Brotherton Map - 1759
This map is from Special Collections of the Rutgers University Libraries, specifically Alexander Library on College Avenue
at the Rutgers, New Brunswick campus.
The map states: N:B: by over crowd of afairs I precippitly marked out the Ten houses in ye Line of Each
lot whereas it should have been in ye middle; the Two houses next to ye water, with the adjacent field of about 4 or
5 acres is proposed for ye supply of poor widows only; the above may give ye Governor Some Idea how it lyes.
I wish I cod. have Done it better;
Daniel Ellis put in a receipt for work on the map on December 5, 1760. The receipt is in his handwriting and states:
"Rec'd. of Charles Read Esqr the Sum of Fifty Shillings in full for Surveying and Drafting the Land Bought by the Commissioners
for the use of the Indians. I gave a Receipt for the Same Some time ago which cant be found. Decr. ye 5th:
There are two houses on this map: one on the western stream is listed as Stephen Calvin & Joseph Micty.
The house at the lower left was known to be the residence of John Brainerd.
Note the layout of the ten cabins in an inverted L-shape. The site of this community is still in open space.
A map will be added shortly that shows the approximate location of the Indian church and cemetery and other sites associated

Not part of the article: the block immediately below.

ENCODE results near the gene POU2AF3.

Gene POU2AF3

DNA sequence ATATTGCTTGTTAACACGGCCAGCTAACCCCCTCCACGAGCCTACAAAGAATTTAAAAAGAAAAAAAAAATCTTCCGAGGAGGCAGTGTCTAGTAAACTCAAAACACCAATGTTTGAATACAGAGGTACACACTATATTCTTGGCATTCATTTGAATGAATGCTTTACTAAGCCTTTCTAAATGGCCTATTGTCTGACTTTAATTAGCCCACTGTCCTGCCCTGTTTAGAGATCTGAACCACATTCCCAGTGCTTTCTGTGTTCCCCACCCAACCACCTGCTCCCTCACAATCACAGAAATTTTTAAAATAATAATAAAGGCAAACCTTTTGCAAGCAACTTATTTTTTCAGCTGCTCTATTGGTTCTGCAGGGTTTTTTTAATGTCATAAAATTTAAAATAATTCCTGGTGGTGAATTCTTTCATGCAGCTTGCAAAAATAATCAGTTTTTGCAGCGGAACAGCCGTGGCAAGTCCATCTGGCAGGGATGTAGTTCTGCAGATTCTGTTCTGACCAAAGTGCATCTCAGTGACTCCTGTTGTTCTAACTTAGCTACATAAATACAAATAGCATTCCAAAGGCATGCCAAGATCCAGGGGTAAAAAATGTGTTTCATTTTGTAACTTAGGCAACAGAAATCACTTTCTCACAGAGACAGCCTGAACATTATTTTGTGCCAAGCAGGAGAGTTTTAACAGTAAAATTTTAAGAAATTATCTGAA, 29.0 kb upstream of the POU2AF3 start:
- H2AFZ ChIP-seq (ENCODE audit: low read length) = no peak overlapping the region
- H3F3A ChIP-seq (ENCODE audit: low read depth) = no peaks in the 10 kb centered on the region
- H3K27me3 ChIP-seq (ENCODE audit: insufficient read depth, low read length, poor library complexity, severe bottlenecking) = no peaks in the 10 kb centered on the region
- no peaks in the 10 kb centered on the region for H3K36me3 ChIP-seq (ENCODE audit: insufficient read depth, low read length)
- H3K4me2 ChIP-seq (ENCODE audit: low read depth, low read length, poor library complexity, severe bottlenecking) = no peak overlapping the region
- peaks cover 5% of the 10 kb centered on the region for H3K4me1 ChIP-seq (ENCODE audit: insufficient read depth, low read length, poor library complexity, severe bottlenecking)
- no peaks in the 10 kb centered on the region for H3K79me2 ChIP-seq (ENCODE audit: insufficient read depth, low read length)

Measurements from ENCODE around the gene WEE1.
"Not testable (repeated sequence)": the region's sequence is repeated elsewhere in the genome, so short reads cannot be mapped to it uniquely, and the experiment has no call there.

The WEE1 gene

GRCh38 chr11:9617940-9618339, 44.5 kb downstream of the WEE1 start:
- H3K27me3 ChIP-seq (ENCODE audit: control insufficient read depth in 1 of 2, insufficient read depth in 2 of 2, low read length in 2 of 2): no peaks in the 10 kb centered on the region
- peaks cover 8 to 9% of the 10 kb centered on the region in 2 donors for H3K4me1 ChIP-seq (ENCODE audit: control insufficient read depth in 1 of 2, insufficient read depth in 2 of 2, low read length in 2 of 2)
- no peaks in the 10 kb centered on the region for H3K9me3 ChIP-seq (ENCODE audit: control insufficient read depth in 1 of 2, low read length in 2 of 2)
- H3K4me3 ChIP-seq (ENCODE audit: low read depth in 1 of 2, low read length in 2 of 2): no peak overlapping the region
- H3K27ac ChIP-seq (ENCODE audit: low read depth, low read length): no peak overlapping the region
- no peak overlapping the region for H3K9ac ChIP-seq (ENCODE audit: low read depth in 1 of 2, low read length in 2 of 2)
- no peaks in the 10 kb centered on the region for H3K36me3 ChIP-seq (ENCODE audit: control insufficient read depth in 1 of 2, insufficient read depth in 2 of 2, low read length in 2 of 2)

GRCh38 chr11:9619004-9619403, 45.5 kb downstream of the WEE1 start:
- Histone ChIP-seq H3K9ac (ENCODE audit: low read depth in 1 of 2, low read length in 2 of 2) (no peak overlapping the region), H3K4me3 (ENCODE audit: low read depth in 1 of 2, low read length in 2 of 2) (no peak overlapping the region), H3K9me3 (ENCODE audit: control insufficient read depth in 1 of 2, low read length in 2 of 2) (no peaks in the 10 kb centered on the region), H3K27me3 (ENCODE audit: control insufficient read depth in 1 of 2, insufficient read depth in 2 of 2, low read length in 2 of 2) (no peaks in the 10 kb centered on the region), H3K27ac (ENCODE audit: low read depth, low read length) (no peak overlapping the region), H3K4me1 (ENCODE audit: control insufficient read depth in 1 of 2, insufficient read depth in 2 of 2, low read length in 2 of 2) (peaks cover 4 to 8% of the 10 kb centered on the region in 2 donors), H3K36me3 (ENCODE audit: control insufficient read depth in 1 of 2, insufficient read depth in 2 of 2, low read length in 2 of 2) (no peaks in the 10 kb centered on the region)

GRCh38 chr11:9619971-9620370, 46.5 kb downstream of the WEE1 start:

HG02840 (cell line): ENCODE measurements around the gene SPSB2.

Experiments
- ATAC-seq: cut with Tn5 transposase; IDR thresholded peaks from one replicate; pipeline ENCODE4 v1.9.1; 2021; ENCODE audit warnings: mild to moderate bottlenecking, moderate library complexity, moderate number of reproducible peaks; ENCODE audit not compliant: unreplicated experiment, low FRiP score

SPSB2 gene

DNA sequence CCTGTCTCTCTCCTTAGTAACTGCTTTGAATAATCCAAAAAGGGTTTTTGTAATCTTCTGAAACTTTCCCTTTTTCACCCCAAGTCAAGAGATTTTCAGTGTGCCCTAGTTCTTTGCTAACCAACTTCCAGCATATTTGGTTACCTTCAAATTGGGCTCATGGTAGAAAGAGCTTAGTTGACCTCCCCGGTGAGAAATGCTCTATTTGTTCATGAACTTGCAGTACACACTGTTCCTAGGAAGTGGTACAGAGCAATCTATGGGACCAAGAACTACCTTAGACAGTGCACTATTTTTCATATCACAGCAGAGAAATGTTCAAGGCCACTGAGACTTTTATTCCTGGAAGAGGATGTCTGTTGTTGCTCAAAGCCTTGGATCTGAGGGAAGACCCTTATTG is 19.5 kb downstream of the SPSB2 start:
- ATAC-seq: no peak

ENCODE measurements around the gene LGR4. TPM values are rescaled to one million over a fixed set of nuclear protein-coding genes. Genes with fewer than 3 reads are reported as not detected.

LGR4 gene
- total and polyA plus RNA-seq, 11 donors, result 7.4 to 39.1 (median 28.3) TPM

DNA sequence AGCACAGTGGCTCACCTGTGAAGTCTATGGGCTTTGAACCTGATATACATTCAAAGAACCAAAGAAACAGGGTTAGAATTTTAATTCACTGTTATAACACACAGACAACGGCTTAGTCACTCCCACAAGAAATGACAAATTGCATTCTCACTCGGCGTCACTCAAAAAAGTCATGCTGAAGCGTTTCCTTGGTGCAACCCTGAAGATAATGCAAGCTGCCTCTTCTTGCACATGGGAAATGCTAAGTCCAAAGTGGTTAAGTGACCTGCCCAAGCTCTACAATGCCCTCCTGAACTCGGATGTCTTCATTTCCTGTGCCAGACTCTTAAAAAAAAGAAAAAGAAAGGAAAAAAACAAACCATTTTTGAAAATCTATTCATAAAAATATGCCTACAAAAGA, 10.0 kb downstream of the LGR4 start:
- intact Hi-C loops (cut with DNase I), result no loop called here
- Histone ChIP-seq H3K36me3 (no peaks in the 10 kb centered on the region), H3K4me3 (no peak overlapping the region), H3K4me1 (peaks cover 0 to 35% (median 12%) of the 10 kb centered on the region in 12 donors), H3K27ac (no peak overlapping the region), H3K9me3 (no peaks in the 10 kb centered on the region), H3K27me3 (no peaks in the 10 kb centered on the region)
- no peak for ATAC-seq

with the Brotherton Reservation. It is known that the Indian cemetery is now grown over.
This map shows that lots were set aside for the Indians. However, based upon the documents, it is not clear that
any of these lots were actively farmed or had houses placed upon them. To the contrary, the documents infer that these
lots were not necessarily controlled by those persons named on this map, or their descendents. More research needs to
be done to determine this question.
The lots were assigned as follows (names to be verified):
1. William Wilolux
2. Thomas Lemons
3. Thomas Kekalah (Joshua Kekalah represented the Brothertons in the Weekping matter vs. Foster)
4. Benjamin Store
5. Samuel More (moved to the Ohio country and was killed at Gnadenhutten, March 8, 1782)
6. Joseph Wooly
7. Philip Daniell
8. Jacob Skiket
10. Sarah Wickwealah (widow of Wequeheela)
11. William Wooley
12. Gabrill Mitop
14. Thomas Store
15. - 17. vacant
18. Jacob Daniell
19. Josiah Store
20. Ismail Slallomen
21. Isaac Swanulah
The newly laid-out roads include one leading to the north, called the Road to Fosters, and another west-east road which
is present-day Willow Grove Road, or County 648.